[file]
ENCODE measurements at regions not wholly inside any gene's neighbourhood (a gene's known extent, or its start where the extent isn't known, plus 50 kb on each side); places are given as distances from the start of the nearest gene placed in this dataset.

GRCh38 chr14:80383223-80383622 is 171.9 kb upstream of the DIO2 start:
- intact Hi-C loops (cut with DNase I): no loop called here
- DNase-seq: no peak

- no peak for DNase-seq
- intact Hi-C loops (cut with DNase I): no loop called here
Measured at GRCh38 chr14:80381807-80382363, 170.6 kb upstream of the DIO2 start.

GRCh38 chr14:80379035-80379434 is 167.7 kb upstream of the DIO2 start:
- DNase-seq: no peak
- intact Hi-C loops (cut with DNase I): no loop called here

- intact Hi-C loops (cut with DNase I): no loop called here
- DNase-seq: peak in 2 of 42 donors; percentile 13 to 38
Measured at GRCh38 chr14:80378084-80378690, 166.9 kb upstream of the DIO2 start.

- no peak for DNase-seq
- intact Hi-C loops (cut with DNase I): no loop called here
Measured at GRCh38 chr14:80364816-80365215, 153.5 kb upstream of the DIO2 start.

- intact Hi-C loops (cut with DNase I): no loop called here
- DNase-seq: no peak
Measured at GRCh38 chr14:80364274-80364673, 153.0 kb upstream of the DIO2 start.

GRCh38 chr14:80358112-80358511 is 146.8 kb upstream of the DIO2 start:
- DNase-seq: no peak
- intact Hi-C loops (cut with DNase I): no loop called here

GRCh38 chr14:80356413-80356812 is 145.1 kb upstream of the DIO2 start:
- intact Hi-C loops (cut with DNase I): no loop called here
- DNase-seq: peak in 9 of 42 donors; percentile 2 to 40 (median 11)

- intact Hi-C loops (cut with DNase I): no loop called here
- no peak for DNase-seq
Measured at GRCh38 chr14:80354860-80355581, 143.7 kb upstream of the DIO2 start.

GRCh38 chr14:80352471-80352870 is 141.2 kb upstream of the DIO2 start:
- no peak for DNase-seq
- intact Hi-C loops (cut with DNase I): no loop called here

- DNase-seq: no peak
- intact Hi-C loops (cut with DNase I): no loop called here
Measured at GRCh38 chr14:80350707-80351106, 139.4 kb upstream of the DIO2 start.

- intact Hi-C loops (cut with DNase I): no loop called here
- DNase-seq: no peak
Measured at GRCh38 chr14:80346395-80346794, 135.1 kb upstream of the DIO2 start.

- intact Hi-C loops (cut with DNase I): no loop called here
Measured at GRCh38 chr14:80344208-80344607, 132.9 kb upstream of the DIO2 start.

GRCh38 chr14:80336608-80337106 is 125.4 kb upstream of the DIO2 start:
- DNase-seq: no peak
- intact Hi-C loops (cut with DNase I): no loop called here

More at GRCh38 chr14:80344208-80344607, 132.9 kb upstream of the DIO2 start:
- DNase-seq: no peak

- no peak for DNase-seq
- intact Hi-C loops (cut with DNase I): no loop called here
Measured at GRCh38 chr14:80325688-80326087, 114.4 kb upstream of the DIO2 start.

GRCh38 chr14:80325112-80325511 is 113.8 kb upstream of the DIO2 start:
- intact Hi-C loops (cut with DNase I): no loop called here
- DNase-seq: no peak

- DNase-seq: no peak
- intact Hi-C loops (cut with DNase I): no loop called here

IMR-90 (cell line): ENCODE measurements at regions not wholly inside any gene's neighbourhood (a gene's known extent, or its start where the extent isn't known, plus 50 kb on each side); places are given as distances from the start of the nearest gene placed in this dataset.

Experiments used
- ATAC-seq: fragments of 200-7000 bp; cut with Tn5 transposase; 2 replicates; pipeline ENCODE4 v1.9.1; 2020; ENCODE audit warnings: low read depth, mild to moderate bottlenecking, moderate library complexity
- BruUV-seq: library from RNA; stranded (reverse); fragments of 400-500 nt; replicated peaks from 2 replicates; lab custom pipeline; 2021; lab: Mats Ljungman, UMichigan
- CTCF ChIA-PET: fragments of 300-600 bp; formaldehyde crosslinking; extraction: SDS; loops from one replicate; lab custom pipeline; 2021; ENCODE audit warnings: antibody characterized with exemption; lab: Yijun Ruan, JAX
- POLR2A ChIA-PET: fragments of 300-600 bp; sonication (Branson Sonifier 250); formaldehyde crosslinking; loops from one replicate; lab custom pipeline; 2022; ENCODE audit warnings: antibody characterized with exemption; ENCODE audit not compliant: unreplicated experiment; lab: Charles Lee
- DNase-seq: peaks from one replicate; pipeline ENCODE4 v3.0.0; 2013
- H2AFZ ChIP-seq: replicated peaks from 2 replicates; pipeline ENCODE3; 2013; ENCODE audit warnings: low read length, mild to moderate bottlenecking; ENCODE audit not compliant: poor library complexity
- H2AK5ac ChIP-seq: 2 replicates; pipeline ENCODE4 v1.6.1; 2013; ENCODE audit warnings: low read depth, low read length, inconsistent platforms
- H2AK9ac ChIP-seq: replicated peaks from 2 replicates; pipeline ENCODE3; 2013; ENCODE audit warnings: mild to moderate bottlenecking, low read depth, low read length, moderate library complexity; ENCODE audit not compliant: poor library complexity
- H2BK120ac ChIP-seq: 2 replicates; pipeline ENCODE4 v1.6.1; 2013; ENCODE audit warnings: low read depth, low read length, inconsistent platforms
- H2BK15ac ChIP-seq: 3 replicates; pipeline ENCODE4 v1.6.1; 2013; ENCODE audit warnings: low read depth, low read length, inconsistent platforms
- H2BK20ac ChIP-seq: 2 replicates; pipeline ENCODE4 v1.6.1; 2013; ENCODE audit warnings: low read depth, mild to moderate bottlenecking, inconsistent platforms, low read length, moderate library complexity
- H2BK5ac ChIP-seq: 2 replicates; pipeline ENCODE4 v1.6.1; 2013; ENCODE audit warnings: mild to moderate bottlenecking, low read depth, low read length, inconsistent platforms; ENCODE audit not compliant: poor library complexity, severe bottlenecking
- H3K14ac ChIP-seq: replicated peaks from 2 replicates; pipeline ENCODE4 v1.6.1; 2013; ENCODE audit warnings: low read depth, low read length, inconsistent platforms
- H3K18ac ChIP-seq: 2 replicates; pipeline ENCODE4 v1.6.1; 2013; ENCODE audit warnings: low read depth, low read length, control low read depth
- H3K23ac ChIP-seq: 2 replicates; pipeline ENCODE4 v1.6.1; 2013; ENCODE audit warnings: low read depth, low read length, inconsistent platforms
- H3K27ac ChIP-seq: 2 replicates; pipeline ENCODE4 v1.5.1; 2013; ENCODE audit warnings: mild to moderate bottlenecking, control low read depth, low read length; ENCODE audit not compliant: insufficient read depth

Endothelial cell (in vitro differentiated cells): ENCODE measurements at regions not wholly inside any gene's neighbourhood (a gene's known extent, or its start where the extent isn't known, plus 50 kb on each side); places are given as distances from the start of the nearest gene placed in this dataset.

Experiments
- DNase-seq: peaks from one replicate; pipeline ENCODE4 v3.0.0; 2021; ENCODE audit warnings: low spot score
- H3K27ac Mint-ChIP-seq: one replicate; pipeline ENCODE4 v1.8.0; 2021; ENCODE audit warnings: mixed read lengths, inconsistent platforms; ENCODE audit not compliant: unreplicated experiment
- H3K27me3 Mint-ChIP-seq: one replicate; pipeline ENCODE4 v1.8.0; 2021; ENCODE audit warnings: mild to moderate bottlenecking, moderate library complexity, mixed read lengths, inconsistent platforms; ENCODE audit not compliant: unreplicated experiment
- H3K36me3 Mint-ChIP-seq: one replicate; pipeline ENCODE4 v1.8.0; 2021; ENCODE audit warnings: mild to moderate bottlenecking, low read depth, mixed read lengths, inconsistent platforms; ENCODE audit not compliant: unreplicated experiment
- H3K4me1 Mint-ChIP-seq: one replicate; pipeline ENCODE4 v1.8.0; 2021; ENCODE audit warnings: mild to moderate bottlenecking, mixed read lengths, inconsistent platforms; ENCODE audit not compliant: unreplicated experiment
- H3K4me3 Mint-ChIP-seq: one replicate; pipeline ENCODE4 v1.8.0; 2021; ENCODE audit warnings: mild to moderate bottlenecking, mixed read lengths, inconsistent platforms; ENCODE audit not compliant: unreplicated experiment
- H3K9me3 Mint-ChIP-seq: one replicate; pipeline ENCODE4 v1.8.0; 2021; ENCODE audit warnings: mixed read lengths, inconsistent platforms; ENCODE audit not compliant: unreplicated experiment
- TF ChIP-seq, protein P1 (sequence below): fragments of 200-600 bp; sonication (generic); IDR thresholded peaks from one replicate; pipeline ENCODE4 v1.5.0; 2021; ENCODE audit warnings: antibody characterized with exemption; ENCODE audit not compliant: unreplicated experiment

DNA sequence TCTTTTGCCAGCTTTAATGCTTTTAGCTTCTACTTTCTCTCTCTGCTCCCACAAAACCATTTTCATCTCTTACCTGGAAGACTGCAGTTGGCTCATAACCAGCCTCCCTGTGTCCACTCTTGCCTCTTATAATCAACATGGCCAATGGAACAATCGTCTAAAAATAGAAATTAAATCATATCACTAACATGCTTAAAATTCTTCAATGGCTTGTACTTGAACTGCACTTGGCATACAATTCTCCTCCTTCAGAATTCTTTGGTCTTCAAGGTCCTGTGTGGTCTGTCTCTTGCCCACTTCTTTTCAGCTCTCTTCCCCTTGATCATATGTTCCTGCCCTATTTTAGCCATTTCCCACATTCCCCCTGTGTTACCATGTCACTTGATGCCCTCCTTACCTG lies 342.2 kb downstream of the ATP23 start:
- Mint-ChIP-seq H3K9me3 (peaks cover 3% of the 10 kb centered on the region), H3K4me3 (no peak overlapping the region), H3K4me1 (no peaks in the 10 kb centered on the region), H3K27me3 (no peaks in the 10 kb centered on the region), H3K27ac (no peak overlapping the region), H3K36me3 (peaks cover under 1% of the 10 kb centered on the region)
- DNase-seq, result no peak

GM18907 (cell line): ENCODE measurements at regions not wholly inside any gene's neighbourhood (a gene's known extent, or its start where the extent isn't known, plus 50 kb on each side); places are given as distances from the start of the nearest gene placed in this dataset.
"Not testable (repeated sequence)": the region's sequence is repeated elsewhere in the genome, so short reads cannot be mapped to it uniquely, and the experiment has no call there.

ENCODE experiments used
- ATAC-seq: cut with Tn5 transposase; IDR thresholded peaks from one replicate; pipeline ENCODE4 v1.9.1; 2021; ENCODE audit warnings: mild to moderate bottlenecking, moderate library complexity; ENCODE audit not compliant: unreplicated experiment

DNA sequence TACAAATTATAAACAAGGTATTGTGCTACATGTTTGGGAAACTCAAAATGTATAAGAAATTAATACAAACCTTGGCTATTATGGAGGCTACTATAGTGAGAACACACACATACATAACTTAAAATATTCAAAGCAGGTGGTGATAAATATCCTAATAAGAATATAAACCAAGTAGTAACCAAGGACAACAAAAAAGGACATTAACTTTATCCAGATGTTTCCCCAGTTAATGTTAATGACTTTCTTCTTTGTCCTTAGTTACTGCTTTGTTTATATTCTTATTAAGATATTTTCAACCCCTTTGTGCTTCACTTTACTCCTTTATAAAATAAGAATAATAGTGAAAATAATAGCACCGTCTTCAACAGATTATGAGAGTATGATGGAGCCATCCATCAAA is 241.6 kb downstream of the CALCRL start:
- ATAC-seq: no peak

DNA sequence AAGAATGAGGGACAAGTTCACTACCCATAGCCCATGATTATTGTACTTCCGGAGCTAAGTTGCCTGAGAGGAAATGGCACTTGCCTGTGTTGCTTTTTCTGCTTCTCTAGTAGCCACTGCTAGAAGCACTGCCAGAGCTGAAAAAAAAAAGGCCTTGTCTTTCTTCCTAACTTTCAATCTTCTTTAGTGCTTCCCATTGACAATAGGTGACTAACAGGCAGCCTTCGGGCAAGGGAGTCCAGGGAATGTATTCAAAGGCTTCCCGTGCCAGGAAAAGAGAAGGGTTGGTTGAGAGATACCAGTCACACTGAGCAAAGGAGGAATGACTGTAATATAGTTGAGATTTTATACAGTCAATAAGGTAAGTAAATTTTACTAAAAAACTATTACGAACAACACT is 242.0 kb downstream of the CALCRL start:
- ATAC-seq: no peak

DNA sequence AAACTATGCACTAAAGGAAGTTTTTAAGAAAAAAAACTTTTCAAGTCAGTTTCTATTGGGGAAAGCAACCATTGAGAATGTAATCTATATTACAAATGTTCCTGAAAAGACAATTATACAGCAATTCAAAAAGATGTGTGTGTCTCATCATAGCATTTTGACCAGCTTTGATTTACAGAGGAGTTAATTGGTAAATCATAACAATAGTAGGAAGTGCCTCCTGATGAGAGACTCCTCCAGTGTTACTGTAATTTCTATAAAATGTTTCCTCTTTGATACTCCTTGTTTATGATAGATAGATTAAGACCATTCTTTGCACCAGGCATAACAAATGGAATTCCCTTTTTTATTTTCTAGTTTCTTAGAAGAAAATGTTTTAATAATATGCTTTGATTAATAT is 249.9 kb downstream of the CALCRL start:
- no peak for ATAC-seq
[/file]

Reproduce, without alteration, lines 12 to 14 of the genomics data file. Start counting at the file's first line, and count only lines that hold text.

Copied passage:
- DNase-seq: peak in 2 of 42 donors; percentile 13 to 38
Measured at GRCh38 chr14:80378084-80378690, 166.9 kb upstream of the DIO2 start.

- no peak for DNase-seq